What would Jesus do on same-sex marriage?

Baffled by harsh Christian opposition to ballot's Question 6

Nearly 40 minutes into a panel discussion about Question 6, the Maryland referendum on same-sex marriage, the Rev. Robert Anderson of Colonial Baptist Church in Randallstown is about to wrap up his contribution to our understanding of what the Bible says about homosexuality. Of course, he reaches for Leviticus, 18:22.

"You know what that says," Anderson tells the audience at Manna Bible Baptist Church in northwest Baltimore. "That a man is not to lay down with another man. If they do that, it's an abomination."

"Yes, sir," someone in the audience answers.

Then Anderson moves on to Romans, Chapter 1 because "there's one verse that I really want to drive home."

"And it's the very last verse," Anderson says, picking up his Bible. "As you know, Paul addresses this. Listen to the last verse. 'Knowing the righteous judgement of God, that those who practice such things are deserving of death. . . .' But watch this: 'For those who also approve of those who practice these things. . . .'"

Anderson raises his voice now. "If we don't vote against it," he says, referring to Question 6, "then we are approving these things which are worthy of death."

The audience applauds. Another man on the panel says, "Preach." The moderator, the Rev. David E. Gaines of Manna Bible, says, "Wow, wow, awesome. Amen. Awesome, awesome. Excellent."

Excellent?

Homosexuality is "deserving of death"? If you vote for Question 6, you are somehow condoning an offense "worthy of death"? This is "awesome"?

This is Christian teaching?

Someone posted a video of this "town hall" at Manna Baptist on the church's Facebook page on Sunday. By Tuesday, supporters of Question 6 were holding up Anderson's "worthy of death" line as evidence of the bigotry behind the faith-based opposition to same-sex marriage.

Derek McCoy, a Baptist preacher from Prince George's County and leader of the Maryland Marriage Alliance, was seated next to Anderson when he made the remark Friday night.

On Tuesday, I moderated a radio debate on the merits of Question 6 between McCoy and Baltimore Del. Maggie McIntosh, who is gay and one of the legislative champions of same-sex marriage.

When McIntosh mentioned Anderson's "worthy of death" remark, McCoy claimed it had been "taken out of context." Wednesday, in a prepared statement, he said, "Any attempt to imply that Dr. Anderson's reading of scripture was a call to harm gays and lesbians is false and serves as a distraction from the real issues of this campaign {against Question 6]."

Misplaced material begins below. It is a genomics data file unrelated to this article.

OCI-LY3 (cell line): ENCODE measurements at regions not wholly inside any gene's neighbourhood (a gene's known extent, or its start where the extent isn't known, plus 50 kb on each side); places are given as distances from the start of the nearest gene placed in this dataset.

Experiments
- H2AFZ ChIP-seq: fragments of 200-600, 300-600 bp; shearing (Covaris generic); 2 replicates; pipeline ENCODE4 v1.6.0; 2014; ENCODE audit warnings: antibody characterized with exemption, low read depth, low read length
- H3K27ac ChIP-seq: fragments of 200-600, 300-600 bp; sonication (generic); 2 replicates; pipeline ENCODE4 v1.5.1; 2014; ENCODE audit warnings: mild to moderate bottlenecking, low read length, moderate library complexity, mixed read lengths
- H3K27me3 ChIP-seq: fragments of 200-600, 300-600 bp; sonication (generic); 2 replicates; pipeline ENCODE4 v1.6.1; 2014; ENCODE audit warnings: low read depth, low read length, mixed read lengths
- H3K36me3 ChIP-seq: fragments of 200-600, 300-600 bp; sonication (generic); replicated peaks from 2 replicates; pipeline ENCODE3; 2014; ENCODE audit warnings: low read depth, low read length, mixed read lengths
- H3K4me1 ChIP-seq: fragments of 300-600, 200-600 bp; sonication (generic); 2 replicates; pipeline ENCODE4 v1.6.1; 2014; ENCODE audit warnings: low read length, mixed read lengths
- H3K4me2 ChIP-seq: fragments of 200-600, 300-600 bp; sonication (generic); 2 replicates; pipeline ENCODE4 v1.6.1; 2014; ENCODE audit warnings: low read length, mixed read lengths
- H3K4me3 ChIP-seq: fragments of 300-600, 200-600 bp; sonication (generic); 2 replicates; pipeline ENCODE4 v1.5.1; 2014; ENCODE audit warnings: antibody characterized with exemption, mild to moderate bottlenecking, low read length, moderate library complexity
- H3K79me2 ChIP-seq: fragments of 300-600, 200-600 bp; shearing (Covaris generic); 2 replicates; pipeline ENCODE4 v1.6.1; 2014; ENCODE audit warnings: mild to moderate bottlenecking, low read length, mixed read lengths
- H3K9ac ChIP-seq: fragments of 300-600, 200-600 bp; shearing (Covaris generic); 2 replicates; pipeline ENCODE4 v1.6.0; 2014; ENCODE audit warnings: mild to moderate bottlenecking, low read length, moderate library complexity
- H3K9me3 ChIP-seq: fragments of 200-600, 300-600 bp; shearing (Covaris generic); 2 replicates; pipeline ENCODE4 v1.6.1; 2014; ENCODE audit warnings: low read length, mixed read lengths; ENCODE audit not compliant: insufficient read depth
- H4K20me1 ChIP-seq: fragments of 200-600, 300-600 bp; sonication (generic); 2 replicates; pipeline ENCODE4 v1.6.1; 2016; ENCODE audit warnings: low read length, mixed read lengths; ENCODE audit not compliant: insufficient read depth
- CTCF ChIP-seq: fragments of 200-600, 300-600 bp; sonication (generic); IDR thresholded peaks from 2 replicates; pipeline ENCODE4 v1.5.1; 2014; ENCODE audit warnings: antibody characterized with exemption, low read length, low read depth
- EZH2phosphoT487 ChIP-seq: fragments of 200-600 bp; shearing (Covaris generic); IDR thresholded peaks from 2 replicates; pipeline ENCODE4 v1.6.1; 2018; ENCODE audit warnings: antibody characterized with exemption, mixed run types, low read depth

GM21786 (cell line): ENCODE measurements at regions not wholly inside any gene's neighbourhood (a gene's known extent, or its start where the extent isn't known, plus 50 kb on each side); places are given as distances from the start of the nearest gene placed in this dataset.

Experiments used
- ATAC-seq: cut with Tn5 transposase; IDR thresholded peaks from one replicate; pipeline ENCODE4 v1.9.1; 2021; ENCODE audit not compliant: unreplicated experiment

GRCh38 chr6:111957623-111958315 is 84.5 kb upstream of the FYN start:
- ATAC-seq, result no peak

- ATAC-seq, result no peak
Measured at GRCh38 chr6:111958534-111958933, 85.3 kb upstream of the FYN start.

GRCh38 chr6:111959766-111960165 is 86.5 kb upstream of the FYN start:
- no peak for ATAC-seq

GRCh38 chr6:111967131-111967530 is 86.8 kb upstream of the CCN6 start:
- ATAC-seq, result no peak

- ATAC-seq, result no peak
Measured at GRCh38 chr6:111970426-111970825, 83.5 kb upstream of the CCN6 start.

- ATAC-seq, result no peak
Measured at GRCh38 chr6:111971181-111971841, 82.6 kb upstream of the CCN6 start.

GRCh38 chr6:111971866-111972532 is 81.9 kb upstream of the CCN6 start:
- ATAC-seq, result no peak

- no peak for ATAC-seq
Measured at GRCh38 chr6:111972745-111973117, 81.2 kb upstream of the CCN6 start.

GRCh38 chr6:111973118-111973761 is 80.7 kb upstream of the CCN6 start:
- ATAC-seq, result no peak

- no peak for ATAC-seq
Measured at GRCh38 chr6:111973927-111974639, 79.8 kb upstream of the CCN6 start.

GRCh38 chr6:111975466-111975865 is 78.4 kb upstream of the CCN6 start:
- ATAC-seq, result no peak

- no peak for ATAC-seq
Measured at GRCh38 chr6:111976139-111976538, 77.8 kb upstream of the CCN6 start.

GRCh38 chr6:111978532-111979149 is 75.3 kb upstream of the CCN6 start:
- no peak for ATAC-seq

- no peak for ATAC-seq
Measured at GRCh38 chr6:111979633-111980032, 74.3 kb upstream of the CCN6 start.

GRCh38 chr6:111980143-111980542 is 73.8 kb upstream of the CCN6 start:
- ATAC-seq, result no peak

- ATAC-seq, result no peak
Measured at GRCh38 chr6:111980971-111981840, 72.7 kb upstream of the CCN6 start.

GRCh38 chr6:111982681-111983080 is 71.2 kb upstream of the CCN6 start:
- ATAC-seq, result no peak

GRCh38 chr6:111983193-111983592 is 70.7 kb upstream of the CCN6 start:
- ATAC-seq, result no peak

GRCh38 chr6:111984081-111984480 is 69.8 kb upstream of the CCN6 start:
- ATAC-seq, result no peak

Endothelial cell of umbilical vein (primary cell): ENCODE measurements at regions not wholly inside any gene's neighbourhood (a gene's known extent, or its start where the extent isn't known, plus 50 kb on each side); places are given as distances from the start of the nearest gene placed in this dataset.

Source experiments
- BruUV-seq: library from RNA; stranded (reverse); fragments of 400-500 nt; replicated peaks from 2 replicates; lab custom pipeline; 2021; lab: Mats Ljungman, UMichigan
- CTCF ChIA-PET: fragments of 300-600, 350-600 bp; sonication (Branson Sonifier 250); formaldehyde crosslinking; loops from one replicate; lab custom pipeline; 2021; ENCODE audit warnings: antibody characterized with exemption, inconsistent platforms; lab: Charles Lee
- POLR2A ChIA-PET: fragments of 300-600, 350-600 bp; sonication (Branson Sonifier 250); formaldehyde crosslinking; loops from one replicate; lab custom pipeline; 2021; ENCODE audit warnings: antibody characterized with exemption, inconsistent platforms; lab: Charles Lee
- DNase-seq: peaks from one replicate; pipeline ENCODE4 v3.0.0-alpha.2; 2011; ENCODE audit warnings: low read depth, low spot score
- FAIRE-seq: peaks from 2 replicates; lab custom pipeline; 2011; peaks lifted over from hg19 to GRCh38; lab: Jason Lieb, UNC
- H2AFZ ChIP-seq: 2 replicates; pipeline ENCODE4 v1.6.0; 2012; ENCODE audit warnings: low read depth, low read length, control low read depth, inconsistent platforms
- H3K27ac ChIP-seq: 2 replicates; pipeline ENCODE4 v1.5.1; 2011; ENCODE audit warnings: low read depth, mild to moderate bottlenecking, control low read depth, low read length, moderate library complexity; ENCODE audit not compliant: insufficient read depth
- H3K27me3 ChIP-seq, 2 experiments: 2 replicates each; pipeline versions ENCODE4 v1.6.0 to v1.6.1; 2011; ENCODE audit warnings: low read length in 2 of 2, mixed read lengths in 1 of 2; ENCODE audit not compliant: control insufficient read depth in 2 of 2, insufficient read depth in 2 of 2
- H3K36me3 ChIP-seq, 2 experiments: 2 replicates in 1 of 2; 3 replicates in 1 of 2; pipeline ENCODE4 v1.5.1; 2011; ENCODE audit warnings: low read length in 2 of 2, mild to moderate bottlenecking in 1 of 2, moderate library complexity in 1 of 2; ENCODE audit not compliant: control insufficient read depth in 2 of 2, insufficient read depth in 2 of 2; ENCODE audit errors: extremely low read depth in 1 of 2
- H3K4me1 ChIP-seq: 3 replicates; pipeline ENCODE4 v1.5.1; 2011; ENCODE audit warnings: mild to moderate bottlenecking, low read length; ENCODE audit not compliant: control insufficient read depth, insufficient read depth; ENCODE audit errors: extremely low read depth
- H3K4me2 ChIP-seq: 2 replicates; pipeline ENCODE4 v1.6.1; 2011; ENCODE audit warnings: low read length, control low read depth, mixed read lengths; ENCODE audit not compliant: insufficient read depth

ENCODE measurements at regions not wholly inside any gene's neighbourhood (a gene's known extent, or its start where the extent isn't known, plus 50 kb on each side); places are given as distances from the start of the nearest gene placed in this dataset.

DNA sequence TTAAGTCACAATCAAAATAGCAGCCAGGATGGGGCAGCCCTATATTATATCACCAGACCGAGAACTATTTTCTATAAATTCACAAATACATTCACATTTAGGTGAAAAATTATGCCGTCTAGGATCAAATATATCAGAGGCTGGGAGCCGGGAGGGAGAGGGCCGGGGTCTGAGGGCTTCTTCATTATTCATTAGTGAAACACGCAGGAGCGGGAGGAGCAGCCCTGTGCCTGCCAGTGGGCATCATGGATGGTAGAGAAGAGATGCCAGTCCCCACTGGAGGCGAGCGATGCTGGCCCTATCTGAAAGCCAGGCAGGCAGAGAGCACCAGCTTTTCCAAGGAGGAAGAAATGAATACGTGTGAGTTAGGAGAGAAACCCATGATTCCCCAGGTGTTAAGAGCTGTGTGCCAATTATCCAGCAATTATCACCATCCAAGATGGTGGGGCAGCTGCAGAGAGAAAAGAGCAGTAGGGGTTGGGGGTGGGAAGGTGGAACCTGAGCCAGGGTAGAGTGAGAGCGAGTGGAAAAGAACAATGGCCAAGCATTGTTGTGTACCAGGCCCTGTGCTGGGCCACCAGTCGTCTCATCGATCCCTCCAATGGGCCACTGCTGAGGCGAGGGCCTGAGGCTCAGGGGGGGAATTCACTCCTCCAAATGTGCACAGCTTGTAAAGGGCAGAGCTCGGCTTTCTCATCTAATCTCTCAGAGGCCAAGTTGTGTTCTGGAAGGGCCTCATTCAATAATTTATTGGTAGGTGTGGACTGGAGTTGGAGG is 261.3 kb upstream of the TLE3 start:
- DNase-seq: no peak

But any reasonable person who reviews the video will see and hear a Christian minister affirming — unchallenged by colleagues seated nearby — that homosexuality is a detestable offense deserving the most severe punishment.

It's scary-sad.

Even before this video popped up, I had been thinking about the arguments against Question 6 and the idea that Christians would line up against it.

By Christian, of course, I mean people whose religious beliefs are rooted in the teachings of the prophet Jesus of Nazareth and the New Testament, including the Gospels of Matthew, Mark, Luke and John.

Being Catholic, I was deprived of full schooling in the Old Testament — Leviticus, et al — but I never felt a need to reach much beyond the teachings of Christ to have a foundation in Christianity.

And as much as I enjoy readings from the Gospel, I'm no scholar of the New Testament nor, with so much great literature still to read, do I intend to spend a lot of time with Paul's epistles to the Romans. Frankly, I don't need to.

I know in my bones what Jesus was about.

I think most Christians can tell you that it's a pretty simple philosophy formed somewhere between the Golden Rule — "Do unto others as you would have them do unto you" — and the Sermon on the Mount, with all its hopeful and humane teachings about the poor, the hungry, the meek, the merciful, the persecuted, and the peacemakers. Jesus was about loving thy neighbor, and no Christian should ever need much more than that.

I beg the pardon of anyone who has a more elaborate understanding of Jesus, the young Jewish progressive who was baptized and later crucified, leaving behind a legacy of spiritual lessons for mankind.

How a simple philosophy grew into such extravagant manifestations — a whole religious-industrial complex wrapped in regal vestments and tailored suits, dogma and doctrine, patriarchal edicts against all sorts of human behavior, bishops sipping wine from golden chalices and ministers driving Bentleys — baffles me endlessly.

And yet, I'm able to separate all the trappings of organized religion from what Jesus preached, in its simplest form.

In his brief time on Earth, Jesus reached out to the marginalized of society, those who were treated as second-class citizens. He told his students to "judge not, that ye be not judged." He preached unconditional love. He said, "Blessed are those who are persecuted because of righteousness, for theirs is the kingdom of heaven."

So that's why I can't imagine Jesus condemning gays or lesbians, or anyone who believes that loving adults, homosexual or heterosexual, should be able to marry under the law.

drodricks@baltsun.com

 
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